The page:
Four questions for Jackson Janes, president of the American Institute for Contemporary German Studies

1. What's at the top of your to-do list?

Next year is the 25th anniversary of German unification. We are looking to examine how a united Germany has handled integrating the two parts, how Germany has evolved into Europe's leading country, and how German-American relations have evolved on the global stage.

2. What keeps you up at night?

Trying to keep track of the many political, economic, and social dimensions of changes going on in Germany and the United States simultaneously, and figuring out how we can communicate their importance across the Atlantic to our many audiences.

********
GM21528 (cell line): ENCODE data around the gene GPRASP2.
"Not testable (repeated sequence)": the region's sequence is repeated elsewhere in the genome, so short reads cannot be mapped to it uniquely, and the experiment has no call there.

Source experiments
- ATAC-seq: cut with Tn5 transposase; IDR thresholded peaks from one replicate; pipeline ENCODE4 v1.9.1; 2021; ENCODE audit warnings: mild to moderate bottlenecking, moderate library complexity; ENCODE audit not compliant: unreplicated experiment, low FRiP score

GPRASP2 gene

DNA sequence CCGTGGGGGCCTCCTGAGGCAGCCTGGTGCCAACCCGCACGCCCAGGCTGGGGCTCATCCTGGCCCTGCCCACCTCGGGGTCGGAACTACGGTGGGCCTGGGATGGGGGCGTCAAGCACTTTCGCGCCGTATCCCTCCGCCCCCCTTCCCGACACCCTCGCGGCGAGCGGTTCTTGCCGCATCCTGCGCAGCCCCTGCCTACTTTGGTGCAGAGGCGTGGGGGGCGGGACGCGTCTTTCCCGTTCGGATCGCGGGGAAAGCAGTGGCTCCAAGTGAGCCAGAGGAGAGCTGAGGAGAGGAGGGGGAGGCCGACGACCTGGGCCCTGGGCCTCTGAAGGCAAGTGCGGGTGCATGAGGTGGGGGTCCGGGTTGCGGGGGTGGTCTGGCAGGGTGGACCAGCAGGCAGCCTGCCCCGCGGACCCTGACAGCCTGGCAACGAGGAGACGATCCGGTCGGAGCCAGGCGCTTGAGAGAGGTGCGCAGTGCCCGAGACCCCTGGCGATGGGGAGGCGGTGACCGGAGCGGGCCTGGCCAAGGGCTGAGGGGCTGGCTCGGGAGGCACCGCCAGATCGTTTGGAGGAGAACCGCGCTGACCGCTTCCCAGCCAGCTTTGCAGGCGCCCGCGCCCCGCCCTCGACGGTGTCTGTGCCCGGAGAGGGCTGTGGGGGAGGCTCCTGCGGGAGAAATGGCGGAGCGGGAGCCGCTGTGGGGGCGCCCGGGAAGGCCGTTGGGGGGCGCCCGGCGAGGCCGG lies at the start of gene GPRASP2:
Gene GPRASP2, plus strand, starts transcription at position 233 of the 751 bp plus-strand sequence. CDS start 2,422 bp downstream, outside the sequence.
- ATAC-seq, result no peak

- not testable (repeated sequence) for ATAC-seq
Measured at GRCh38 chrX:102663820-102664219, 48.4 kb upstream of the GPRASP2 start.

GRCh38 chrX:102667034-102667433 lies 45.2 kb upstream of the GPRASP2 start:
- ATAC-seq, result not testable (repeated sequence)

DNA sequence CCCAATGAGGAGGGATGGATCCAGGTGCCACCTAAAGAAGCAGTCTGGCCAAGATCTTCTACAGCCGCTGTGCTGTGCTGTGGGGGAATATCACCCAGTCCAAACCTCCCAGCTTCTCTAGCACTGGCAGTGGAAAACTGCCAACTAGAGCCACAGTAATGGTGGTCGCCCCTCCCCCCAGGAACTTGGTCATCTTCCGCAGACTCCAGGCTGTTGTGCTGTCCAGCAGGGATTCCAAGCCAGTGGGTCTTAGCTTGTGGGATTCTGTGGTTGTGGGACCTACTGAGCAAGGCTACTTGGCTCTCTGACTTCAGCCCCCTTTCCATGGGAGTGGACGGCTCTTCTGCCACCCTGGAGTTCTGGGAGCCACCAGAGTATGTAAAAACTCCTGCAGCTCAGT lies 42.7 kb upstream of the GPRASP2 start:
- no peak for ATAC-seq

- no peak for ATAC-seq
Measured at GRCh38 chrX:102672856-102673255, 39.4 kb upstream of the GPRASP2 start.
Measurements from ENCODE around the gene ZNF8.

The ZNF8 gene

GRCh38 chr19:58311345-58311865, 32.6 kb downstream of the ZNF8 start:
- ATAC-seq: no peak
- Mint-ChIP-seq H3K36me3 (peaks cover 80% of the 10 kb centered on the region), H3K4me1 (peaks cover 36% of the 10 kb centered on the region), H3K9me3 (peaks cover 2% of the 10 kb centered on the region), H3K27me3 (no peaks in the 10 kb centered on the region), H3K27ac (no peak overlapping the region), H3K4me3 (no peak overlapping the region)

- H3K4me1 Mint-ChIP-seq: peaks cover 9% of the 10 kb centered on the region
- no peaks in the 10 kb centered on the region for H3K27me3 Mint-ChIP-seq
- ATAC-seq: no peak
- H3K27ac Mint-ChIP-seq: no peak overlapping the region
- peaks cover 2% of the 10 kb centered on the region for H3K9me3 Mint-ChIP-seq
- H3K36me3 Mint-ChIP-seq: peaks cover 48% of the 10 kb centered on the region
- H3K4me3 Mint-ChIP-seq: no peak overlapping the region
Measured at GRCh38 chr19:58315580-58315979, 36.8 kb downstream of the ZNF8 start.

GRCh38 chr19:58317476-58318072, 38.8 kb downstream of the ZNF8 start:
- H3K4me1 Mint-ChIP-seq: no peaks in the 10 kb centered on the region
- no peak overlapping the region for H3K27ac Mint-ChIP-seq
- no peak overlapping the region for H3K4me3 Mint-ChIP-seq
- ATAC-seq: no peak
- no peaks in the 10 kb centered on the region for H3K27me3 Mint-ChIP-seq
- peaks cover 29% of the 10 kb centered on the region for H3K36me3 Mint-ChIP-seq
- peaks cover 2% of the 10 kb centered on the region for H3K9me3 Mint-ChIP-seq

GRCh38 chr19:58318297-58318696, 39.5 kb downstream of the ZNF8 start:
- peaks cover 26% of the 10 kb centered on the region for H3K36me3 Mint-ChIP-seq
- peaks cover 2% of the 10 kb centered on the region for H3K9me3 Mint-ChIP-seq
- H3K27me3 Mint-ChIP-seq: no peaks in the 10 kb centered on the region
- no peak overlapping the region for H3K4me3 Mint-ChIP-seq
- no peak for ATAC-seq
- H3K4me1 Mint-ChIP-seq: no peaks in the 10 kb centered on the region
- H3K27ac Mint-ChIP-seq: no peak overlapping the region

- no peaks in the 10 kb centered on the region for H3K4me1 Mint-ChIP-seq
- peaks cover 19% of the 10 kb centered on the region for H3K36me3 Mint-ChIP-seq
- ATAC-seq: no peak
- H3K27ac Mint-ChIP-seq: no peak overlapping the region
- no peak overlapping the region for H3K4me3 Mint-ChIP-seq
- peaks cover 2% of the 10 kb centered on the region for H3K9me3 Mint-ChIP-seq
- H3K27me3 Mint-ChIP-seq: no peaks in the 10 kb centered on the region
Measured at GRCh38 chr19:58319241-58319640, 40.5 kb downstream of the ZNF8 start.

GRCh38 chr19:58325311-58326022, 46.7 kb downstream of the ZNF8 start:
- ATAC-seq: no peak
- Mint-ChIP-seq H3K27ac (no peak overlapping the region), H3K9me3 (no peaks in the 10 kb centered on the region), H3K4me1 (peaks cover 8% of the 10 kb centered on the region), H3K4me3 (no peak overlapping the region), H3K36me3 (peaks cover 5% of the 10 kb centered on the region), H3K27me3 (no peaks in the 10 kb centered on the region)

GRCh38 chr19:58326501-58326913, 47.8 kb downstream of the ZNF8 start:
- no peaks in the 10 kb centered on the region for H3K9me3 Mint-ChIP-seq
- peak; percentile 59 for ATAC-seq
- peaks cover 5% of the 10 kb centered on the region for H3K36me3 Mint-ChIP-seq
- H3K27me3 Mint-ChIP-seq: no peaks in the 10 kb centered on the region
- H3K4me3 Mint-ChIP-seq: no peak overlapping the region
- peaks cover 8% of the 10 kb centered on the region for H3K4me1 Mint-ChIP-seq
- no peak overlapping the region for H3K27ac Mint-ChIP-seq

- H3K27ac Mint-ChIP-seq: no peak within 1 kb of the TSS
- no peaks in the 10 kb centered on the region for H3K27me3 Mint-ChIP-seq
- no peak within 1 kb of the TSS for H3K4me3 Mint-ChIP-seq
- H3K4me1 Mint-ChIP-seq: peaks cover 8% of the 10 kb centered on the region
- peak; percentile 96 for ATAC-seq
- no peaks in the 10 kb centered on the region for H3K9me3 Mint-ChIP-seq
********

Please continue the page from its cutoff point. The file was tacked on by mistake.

3. What's in store 10 years from now?

If things go well, in 10 years the European Union will likely be a more integrated continent, hopefully playing a more significant role not only in Europe but also on the world stage. If things go wrong, Europe might be a more fragmented continent moving at different speeds. Either way, it will be of enormous importance to the United States.

4. Tell me something I don't know about Johns Hopkins.

JHU was an idea shaped by the great universities in Germany in the 19th century and was created on their model of research and teaching. Mention JHU in Berlin, Goettingen, Heidelberg, or Tuebingen, and most people will immediately recognize the three letters—even though they still don't understand why the first name is Johns.

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